The next day Jaime calls Claire “sassenach” again during the stable scene….sigh.

He can call me sassanach any time he wants!

He can call me sassanach any time he wants!

I hate acting like the typical girly girl fan sighing over a handsome leading man, but well, I canna help meself. This was followed by a funny exchange between Angus and Claire. I don’t believe that dialog is from the books but it sets up Angus’ personality nicely.

Claire learns another lesson right after that. Dougal is a VERY dangerous man but she doesn’t know just how dangerous yet. I’m not so sure she’s clever to play on the conflict between Dougal and Colum and I don’t remember if it’s in the books.  It’s good drama though and I have to remind myself constantly that it’s an adaptation–TV is an entirely different medium.

Geillis introduction is done well. She is more likeable than she was in the book IMO.


Geillis Duncan, deals in herbs, sexuality and other “nefarious” things

There’s something kind of weird about her too. Chalk that up to the way in which the actress is interpreting the character–a high voice and a sing-song delivery. So far, I like it. I especially like the way Geillis is there to translate the goings on in Hall (again, it wasn’t in the books but it works nicely).

The Hall scene is important for several reasons. It shows just how isolated Claire is, underlining that “stranger in a strange land” feeling.  It also emphasizes the way in which women were treated at that time, which is an issue that will come to the forefront in the coming episodes.   I’m sure you did not fail to note that Laoghaire is the only one being punished and not the boy she was caught snogging with. It emphasizes Jaime’s gallantry again and just how different his thinking is from others in his own time. Jaime knows it’s unfair and he feels sorry for Laoghaire. And probably the most important thing that it demonstrates is the undercurrents of hostility between Jaime and his uncles. Dougal allows the punishment to go on much longer than was necessary to teach Jaime a lesson about who is really in charge.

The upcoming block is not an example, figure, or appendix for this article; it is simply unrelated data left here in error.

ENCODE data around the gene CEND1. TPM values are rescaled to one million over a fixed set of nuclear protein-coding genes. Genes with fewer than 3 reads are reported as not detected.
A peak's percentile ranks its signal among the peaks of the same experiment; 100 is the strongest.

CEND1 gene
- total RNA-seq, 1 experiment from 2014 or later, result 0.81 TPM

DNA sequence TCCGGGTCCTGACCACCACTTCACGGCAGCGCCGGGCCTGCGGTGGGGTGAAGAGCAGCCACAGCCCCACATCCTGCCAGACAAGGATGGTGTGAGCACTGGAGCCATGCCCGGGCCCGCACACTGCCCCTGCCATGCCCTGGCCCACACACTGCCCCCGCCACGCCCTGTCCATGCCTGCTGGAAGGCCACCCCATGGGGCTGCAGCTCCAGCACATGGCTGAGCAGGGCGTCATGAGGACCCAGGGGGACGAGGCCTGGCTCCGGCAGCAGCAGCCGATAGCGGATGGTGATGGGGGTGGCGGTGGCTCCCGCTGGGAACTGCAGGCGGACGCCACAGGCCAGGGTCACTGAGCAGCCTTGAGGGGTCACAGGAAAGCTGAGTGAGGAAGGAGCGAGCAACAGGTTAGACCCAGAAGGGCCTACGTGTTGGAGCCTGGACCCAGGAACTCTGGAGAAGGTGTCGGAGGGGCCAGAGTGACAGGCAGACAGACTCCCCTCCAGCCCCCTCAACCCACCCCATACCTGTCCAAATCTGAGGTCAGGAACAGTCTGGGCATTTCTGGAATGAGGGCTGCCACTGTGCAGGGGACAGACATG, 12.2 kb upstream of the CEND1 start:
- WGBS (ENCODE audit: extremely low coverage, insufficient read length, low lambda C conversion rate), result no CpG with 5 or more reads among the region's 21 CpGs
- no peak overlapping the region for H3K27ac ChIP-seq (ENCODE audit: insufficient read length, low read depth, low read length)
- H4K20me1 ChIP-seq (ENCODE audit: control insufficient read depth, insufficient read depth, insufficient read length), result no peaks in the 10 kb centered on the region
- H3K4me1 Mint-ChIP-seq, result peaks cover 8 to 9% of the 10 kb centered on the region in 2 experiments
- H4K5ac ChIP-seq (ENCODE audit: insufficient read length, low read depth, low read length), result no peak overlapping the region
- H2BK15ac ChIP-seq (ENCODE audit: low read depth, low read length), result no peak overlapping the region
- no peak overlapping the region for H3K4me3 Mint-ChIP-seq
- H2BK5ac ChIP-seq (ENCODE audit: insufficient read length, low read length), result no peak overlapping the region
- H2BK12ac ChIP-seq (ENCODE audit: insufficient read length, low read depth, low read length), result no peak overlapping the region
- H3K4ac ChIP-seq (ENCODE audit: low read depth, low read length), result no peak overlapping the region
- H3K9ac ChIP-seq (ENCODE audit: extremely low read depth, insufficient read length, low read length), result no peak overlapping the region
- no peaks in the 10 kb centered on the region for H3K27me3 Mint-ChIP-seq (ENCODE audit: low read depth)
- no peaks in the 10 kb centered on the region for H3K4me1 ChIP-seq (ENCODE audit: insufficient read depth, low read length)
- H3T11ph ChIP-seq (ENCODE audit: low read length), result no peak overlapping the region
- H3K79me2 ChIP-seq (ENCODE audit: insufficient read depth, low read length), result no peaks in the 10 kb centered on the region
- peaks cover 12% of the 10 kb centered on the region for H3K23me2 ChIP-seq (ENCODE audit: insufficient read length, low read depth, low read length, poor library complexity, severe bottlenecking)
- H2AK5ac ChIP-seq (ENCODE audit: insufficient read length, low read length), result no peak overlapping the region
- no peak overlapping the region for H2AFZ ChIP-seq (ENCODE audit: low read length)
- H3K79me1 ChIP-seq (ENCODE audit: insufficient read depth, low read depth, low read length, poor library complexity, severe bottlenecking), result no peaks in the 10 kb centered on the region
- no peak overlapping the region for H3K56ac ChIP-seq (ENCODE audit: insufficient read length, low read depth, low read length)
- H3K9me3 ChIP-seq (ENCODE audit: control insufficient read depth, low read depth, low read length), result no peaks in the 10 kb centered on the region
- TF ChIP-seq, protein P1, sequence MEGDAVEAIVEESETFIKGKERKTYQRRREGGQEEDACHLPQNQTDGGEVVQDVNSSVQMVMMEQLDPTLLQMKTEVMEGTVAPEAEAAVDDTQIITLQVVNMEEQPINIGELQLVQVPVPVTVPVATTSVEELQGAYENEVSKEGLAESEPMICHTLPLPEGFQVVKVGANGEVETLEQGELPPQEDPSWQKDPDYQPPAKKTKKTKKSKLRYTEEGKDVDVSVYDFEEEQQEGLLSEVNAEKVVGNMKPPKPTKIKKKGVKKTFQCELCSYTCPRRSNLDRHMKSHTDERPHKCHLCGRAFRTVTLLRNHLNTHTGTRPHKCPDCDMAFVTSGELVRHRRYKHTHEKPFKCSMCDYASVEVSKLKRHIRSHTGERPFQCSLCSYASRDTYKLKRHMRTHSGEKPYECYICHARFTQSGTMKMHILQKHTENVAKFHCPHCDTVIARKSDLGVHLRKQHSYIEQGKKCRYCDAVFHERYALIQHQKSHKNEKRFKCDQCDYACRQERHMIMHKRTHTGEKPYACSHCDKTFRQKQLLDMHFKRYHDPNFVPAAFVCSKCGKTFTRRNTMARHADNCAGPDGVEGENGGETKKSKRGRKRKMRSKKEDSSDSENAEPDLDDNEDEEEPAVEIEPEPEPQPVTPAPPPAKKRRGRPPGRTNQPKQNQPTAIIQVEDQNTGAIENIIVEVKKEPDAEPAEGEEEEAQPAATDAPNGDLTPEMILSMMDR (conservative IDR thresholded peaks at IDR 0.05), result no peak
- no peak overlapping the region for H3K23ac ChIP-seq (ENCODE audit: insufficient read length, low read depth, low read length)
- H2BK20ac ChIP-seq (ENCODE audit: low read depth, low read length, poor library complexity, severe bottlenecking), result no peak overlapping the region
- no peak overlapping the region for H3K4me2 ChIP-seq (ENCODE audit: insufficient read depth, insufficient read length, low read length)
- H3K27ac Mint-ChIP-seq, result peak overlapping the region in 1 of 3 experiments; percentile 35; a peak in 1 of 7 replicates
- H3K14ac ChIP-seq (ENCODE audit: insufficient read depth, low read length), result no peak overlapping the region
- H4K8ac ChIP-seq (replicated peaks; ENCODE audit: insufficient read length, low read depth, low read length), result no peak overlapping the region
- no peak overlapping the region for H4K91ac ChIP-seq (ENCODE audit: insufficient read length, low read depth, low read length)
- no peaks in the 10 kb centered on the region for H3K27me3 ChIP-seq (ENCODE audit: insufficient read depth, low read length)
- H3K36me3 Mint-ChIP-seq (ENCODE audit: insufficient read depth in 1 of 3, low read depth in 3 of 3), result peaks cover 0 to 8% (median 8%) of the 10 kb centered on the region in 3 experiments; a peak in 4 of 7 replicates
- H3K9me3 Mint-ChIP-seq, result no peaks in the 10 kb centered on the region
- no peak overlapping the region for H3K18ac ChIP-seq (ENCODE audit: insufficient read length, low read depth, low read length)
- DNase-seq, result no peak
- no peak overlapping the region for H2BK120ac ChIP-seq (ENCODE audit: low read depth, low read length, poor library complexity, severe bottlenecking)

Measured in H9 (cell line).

Jaime takes a beating for someone else all the while having a staring contest with Dougal

Jaime takes a beating for someone else all the while having a staring contest with Dougal


It seems silly to an outsider that Colum and particularly Dougal would feel threatened by Jaime. However, Claire knows (probably as does Colum and Dougal) that Colum will probably not live much longer. That would leave a power struggle between Dougal and the only other legitimate adult heir, Jaime (Hamish being too young).  Jaime is in the prime of his life, well liked, well educated, smart, tough, honorable and kind. It’s conceivable that the clan would choose Jaime over Dougal in such a situation. So Jaime needs to be wary of Dougal but Claire hasn’t grasped all this yet but she will and in the worst way possible for Jaime.

The end was cruel for Claire. IIRC it didn’t happen this way in the books (but please correct me if I am wrong here). She was never given the false hope that she would leave. However, I understand why they added it as it makes for a much better TV this way.

Claire's new prison

Claire’s new prison

Overall, I really liked this episode even better than the Premiere and I have a feeling it’s just going to get better and better. Again, the pacing may not play with American audiences but if that’s the case, the fault lies with the viewers and not the show. Americans need to be reminded of what good drama is really about and it ain’t explosions, car chases and catch-phrase dialog.  It’s character development. It’s subtle interaction and undercurrents–the appreciation of an actor’s expressions and gestures as much as their words.  It’s characters you can empathize with, even when they are vastly different from yourself.  So far, Outlander has that in spades.


Leave a Reply

Fill in your details below or click an icon to log in: Logo

You are commenting using your account. Log Out /  Change )

Google+ photo

You are commenting using your Google+ account. Log Out /  Change )

Twitter picture

You are commenting using your Twitter account. Log Out /  Change )

Facebook photo

You are commenting using your Facebook account. Log Out /  Change )


Connecting to %s